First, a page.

Moving Forward Gulf Coast, Inc. - Slidell, Louisiana
Mississippi Coalition for Citizens with Disabilities - Jackson, Mississippi
Lower 9th Ward Center for Sustainable Engagement - New Orleans, Louisiana
Center for Environmental and Economic Justice --Biloxi, Mississippi
Safe Streets-Strong Communities - New Orleans, Louisiana
OneStop Business Institute, Inc. - Mobile, Alabama
Louisiana Justice Institute - New Orleans, Louisiana

Monday, July 19, 2010

Protest Tomorrow on Three Month Anniversary of BP Drilling Disaster

Gulf Restoration Network is calling for a protest tomorrow, Tuesday, July 20th, from Noon to 1:00pm at the Hale Boggs Federal Building, 500 Poydras Street. The protest is directed at US Senator Mary Landrieu. According to Gulf Restoration Network, they will be demanding:

"That Senator Mary Landrieu be a champion for the Gulf and Louisiana's coast, not oil companies. As one of the largest recipients of oil and gas industry contributions, it's clear she's got oil on her hands. BP must clean up its mess, and the entire oil and gas industry must pay its fair share for restoring Louisiana's coast. We need a champion in Congress to make this happen."

Co-sponsors of the protest include Greenpeace, Louisiana Environmental Action Network, Lower Mississippi Riverkeeper, and Sierra Club.

Full details of the event:

Rally in New Orleans: Congress Has Oil On Its Hands
Protest to Mark Three Months of BP's Disaster and Decades of Oil Industry Influence
Tues, July 20th
Noon - 1:00pm
In front of the Federal Building, 500 Poydras Street,

Gulf Restoration Network also invites you to "Bring a handwritten letter to deliver after the event," and promises "Speakers, posters, and dye to turn your hands black."

Day in Court Tomorrow for Public Housing Activist

From our friends at Survivors Village:

Sharon Jasper, a public housing activist from the former St. Bernard development, is facing a court hearing tomorrow, Tuesday July 20, at 3 pm in Municipal Court Section D, 727 S. Broad Street, near Tulane Avenue.

Sharon Jasper, member of Survivors Village and Mayday New Orleans, was arrested by New Orleans police, who brought in a SWAT team for the arrest of this elder and community leader.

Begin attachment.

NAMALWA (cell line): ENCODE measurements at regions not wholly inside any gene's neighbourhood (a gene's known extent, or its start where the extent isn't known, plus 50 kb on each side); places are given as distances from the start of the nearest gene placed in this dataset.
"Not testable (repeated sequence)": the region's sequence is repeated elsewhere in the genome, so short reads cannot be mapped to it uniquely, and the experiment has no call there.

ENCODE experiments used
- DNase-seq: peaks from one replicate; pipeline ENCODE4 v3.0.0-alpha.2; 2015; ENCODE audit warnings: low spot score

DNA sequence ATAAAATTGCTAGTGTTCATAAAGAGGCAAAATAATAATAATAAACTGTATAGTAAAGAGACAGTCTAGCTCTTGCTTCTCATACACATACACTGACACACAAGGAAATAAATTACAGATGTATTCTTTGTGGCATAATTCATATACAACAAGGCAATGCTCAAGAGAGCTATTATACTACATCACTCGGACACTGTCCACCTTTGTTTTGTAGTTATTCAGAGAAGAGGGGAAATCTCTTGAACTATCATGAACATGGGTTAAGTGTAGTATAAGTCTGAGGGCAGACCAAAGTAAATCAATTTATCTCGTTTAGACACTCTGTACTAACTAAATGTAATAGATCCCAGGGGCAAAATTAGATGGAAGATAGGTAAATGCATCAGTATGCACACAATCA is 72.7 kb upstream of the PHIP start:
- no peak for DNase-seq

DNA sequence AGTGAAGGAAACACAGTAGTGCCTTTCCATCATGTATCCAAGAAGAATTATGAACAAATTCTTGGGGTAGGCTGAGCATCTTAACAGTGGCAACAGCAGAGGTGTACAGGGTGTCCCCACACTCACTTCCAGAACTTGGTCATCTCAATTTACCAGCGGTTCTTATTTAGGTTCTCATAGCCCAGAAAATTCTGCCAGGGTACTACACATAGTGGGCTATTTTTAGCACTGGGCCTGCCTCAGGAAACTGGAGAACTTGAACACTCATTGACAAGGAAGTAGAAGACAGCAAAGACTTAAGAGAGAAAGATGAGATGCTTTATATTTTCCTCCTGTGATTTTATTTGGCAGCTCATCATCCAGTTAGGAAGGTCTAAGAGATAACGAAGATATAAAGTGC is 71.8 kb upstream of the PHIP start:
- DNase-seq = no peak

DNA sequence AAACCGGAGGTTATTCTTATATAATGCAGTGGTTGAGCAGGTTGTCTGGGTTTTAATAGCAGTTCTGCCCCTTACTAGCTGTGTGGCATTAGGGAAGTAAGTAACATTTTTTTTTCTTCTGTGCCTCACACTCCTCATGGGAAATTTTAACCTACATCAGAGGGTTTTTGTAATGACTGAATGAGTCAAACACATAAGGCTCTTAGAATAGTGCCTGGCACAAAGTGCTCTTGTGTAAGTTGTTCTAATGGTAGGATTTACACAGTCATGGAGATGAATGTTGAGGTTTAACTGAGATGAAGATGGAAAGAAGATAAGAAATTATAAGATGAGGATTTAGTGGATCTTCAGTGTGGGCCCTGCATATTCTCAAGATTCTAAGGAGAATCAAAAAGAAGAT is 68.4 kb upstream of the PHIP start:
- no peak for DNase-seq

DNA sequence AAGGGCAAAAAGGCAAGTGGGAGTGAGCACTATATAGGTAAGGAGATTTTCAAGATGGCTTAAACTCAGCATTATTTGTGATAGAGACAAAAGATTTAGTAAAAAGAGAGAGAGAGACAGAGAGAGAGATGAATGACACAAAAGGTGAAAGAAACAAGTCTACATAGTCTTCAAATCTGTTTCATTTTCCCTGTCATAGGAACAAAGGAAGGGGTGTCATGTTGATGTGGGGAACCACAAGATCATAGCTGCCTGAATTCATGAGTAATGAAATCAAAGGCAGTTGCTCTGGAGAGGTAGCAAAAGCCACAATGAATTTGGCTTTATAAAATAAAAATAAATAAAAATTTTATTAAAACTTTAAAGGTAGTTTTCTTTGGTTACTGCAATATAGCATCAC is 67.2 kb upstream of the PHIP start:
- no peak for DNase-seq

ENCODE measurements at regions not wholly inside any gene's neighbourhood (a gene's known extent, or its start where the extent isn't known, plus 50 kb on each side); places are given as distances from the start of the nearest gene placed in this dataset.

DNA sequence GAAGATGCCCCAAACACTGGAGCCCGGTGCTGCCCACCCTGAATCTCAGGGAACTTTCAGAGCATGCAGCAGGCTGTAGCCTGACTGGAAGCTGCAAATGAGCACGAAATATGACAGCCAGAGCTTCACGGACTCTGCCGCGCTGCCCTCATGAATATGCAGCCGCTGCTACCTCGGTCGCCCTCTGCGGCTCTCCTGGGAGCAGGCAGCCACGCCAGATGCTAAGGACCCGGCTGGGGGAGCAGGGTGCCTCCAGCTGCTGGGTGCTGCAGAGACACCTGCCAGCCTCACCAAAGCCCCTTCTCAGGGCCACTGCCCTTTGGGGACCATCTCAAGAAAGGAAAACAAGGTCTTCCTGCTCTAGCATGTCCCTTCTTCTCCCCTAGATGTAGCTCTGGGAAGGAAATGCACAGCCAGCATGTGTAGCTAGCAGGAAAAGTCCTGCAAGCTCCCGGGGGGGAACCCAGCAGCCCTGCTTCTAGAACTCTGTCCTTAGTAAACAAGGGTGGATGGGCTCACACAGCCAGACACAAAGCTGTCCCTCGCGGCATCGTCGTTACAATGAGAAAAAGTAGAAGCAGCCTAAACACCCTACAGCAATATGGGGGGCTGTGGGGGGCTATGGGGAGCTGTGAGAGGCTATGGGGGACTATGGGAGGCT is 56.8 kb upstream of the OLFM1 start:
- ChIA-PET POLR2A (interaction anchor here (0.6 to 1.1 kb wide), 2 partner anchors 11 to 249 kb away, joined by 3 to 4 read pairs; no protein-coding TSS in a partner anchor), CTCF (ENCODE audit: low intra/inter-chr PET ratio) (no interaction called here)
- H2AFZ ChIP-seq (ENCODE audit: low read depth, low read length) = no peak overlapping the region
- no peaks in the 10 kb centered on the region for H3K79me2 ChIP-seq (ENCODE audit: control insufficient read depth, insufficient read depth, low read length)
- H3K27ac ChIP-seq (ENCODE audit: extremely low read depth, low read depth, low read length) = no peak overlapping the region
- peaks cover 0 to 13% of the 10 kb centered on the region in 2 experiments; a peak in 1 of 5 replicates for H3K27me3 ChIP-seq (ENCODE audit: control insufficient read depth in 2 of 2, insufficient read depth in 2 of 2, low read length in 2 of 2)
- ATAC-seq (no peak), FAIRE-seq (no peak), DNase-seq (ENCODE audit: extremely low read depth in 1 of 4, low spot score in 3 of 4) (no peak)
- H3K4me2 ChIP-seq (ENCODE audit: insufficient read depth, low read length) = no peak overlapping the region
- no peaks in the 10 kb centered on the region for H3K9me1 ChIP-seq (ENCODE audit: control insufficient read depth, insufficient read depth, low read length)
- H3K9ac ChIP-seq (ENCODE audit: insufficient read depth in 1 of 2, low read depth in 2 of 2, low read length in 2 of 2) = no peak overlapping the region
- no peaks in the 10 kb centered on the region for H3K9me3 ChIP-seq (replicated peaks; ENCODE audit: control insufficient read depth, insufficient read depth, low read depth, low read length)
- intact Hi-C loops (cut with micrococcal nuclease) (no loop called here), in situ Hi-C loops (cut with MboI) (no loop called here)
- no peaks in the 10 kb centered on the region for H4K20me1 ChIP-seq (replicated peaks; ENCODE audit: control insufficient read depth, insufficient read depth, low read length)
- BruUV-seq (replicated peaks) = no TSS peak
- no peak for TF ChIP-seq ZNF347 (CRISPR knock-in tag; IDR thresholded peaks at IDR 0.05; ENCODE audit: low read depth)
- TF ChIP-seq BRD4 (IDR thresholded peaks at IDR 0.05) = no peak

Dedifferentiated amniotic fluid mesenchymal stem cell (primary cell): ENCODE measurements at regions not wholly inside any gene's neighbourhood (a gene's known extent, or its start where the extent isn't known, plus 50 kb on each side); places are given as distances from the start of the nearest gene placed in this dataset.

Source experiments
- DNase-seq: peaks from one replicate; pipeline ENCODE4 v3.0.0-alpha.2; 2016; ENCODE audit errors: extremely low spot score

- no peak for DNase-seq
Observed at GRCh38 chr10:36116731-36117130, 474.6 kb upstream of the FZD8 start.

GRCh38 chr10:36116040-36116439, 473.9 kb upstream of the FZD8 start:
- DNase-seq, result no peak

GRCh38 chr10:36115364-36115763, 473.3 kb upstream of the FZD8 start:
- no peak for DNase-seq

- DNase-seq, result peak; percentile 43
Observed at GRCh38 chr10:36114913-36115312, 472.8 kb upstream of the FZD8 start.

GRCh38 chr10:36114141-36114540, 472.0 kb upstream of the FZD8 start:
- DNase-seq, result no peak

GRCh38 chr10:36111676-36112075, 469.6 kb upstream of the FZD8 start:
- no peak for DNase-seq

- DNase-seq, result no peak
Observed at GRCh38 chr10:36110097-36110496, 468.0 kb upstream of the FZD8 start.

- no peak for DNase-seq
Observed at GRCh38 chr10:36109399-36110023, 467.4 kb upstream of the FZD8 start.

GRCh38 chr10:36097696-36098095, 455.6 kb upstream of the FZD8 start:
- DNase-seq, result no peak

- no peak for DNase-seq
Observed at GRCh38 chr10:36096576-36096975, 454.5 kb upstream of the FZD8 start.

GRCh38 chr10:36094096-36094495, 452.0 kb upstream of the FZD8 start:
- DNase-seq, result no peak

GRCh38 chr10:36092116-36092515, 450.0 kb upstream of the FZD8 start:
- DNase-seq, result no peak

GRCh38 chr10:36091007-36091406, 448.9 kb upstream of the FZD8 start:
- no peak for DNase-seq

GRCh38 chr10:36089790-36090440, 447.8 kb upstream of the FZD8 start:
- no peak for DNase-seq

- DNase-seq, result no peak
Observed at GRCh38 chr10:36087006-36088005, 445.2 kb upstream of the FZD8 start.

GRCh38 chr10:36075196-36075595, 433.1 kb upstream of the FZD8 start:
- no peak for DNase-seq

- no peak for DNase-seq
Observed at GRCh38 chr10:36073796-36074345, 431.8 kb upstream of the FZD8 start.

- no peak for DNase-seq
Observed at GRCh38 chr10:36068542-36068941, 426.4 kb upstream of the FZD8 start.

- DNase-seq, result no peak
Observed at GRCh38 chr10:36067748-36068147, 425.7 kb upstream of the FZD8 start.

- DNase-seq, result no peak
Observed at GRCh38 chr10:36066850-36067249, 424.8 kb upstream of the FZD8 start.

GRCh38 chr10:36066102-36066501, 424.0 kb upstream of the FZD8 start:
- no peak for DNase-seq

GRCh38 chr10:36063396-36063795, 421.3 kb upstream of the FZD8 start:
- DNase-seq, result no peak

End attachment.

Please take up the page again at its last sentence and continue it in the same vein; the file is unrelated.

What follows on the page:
Ms. Sharon is being charged with assaulting a rental agent during a May action, organized by Survivors Village and MayDay New Orleans as part of the Take Back the Land Movement May 2010 Month of Action. On Friday, May 28th, a group entered the Columbia Parc rental office and held a sit-in demanding the right of former St. Bernard Housing Project residents to return to their homes.

Columbia Parc replaced the St. Bernard Housing Development after the City of New Orleans voted to demolish the 1,500 units of public housing and replace them with so-called "mixed-income" market housing. To date, almost none of the former residents of St Bernard have been provided with replacement housing in the new development.

The protest was part of the Right to Return Weekend in New Orleans. The Right of Return Weekend was organized in conjunction with the May month of actions called by Take Back the Land Movement (TBLM). TBLM is a network of autonomous organizations affiliated with the US Human Rights Network (USHRN) dedicated to realizing the human right to adequate housing and community control over land.

Police say Ms. Sharon assaulted a Columbia Parc rental agent during her entrance into the building as part of the May action. The rental agent did not complain about an assault and continued to work in the office the entire time of the occupation, including when police arrived. While there, police made no mention of an assault when explaining to the group why they should end their protest.